In the badlands of Delhi's dystopic underbelly, Titli, the youngest member of a violent car-jacking brotherhood plots a desperate bid to escape the 'family' business. His struggle to do so is countered at each stage by his indignant brothers, who finally try marrying him off to 'settle' him. Titli, finds an unlikely ally in h...more
In the badlands of Delhi's dystopic underbelly, Titli, the youngest member of a violent car-jacking brotherhood plots a desperate bid to escape the 'family' business. His struggle to do so is countered at each stage by his indignant brothers, who finally try marrying him off to 'settle' him. Titli, finds an unlikely ally in his new wife, caught though she is in her own web of warped reality and dysfunctional dreams. They form a strange, beneficial partnership, only to confront their inability to escape the bindings of their family roots. But is escape, the same as freedom? less
“Despite being too real and offbeat in style, Titli is riveting and hard to forget.”
Titli isn’t a regular film. You might want to leave and not watch the entire film but you definitely should. The film traces the path of a young boy, Titli (Shashank Arora), who lives in the clustered, dark, dingy, dirty slum of Delhi with his two brothers and father. Titli wants to fight the conditions he is living in and wants to break free.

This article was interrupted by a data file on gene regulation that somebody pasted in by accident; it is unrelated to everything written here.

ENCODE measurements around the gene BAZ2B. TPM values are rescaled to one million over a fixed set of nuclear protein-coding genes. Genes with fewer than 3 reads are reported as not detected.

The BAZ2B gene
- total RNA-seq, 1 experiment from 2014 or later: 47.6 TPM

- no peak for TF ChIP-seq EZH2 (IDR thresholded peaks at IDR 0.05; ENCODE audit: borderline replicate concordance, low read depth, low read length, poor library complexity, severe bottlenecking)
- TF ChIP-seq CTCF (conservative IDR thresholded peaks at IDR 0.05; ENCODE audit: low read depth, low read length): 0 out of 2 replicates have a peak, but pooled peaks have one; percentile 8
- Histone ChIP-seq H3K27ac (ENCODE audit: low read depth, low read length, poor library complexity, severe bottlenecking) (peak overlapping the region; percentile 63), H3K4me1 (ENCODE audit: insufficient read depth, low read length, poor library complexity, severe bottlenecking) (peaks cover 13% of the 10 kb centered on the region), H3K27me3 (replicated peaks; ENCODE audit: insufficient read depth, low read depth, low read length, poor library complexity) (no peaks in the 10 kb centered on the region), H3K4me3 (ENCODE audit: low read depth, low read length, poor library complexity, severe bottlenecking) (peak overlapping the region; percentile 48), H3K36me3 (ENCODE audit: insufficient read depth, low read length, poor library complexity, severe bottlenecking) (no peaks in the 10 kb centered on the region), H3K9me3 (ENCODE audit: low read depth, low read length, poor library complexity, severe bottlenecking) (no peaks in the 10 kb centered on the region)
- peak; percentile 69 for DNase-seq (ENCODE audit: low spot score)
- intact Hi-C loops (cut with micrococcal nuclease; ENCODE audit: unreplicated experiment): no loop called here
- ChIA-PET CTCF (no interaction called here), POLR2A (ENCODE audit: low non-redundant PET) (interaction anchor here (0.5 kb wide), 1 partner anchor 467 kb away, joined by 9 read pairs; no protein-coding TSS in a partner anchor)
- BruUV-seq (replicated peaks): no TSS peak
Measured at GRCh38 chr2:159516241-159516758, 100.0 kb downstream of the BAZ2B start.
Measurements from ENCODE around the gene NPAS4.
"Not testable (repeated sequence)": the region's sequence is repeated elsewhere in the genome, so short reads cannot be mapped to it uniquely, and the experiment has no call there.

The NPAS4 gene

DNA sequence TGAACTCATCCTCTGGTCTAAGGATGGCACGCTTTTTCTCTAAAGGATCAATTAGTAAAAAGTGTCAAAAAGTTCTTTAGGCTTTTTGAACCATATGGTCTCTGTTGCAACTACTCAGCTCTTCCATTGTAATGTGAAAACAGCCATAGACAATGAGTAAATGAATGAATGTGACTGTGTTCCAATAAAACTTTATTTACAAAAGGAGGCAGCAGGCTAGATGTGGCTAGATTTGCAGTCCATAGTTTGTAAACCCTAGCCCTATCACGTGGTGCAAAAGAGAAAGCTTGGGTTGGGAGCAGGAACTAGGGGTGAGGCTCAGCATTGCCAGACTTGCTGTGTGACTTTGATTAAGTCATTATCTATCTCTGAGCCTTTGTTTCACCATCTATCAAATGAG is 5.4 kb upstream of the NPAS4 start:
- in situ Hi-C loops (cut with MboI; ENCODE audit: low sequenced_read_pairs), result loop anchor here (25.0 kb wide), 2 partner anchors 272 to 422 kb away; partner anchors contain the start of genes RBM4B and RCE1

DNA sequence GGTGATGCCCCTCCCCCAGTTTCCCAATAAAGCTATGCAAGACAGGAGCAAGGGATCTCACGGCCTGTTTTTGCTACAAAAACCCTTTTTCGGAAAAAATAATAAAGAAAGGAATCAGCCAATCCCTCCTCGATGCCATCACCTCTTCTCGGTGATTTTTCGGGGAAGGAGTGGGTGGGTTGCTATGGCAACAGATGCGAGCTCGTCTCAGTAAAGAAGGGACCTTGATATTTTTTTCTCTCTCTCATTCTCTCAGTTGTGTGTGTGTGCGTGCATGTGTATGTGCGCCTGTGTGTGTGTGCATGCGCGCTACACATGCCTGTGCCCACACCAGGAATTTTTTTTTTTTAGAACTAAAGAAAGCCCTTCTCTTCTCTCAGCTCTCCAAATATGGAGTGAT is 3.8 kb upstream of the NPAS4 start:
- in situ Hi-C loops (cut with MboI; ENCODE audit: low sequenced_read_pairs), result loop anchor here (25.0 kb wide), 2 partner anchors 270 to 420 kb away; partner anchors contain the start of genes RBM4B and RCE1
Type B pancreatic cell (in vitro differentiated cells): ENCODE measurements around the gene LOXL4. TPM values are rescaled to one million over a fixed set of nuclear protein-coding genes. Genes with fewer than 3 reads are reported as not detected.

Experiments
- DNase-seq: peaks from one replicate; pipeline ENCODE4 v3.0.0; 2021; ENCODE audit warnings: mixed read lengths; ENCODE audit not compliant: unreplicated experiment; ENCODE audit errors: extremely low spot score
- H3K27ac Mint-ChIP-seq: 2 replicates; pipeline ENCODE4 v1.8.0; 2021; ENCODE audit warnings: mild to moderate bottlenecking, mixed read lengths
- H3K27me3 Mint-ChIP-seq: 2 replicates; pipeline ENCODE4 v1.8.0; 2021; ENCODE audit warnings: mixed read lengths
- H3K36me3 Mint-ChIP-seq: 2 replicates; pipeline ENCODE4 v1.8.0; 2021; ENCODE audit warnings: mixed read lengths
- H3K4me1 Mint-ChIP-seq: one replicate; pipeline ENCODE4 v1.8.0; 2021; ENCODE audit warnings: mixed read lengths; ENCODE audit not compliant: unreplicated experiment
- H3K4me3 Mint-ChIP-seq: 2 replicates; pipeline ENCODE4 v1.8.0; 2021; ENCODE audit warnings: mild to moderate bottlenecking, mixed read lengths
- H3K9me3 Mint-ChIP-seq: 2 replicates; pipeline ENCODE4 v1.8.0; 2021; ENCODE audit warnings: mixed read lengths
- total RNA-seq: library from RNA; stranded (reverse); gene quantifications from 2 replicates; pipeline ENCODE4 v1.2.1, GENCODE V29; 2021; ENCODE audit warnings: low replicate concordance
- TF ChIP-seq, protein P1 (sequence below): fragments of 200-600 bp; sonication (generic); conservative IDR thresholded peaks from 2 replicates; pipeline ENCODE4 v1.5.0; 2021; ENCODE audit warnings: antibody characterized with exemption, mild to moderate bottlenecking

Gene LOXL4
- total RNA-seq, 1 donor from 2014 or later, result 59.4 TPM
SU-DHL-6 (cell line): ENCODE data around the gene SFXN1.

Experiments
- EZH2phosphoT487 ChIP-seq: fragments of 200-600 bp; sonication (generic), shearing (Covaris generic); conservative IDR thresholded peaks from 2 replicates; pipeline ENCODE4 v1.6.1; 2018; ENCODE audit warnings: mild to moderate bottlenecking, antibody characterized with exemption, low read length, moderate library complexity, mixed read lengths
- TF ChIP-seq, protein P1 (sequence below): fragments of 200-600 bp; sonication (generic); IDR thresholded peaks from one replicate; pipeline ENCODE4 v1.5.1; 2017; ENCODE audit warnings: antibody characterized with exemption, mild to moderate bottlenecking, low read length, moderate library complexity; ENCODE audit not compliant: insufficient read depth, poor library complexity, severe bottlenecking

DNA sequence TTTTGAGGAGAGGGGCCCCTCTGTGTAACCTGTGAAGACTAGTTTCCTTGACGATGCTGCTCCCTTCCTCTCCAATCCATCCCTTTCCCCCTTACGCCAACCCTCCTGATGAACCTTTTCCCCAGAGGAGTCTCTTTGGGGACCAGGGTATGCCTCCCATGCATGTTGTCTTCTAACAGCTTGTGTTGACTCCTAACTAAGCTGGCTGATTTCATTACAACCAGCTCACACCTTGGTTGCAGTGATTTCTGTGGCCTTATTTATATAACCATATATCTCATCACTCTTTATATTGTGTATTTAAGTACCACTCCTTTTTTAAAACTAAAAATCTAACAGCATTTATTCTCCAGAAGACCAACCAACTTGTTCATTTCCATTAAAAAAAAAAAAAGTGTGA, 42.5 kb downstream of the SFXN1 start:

He has a dream, he does not want to walk on his brothers path of life. Their family makes both ends meet by stopping cars, dragging people out of it, hitting them with a hammer and robbing them off their essentials.
Titli’s dream is to own his own parking lot for which he needs a sum of 3 lac, which is a huge amount for the family, but Titli is married off to Neelu (Shivani Raghuvanshi).
Titli’s house is a house of four men and no women. His mother is dead and Vikram’s (Ranvir Shorey) wife has left the house because of his aggressive nature, which is evident from each and every scene of the film. He loses his calm very easily.
The way, Titli and Neelu, started their journey is one side of reality. Their first night starts with a scuffle between the two. Instead of the lusty moans, we hear Neelu’s bangles clanging. Instead of love making, there is wrestling. But even after a bumpy start Neelu and Titli get along for their own motives. Titli wants to elope and Neelu wants to get married to her builder boyfriend Prince (Prashant Singh).
There is no romance, no drama, no singing in the rain yet the love that Titli develops for Neelu is impressive. A sequence in the film where Titli hurts Neelu, to fracture her arm with a hammer, shows his concern and not just that it also shows the determination both of them had to run away.
However, the film ends on a very positive note of life. Titli gives up his dream because he can’t cheat Neelu. The dream he had been chasing, the dream he had lived for, the dream he knew will get him out of the life he was leading but “sometimes the heart doesn’t know what it wants until it finds what it wants.” Maybe that’s what happens with Titli.
Titli isn’t a love story but the subtle care and concern (as I might call it) that develops between the two characters, in between the race of dream chasing, can inspire you.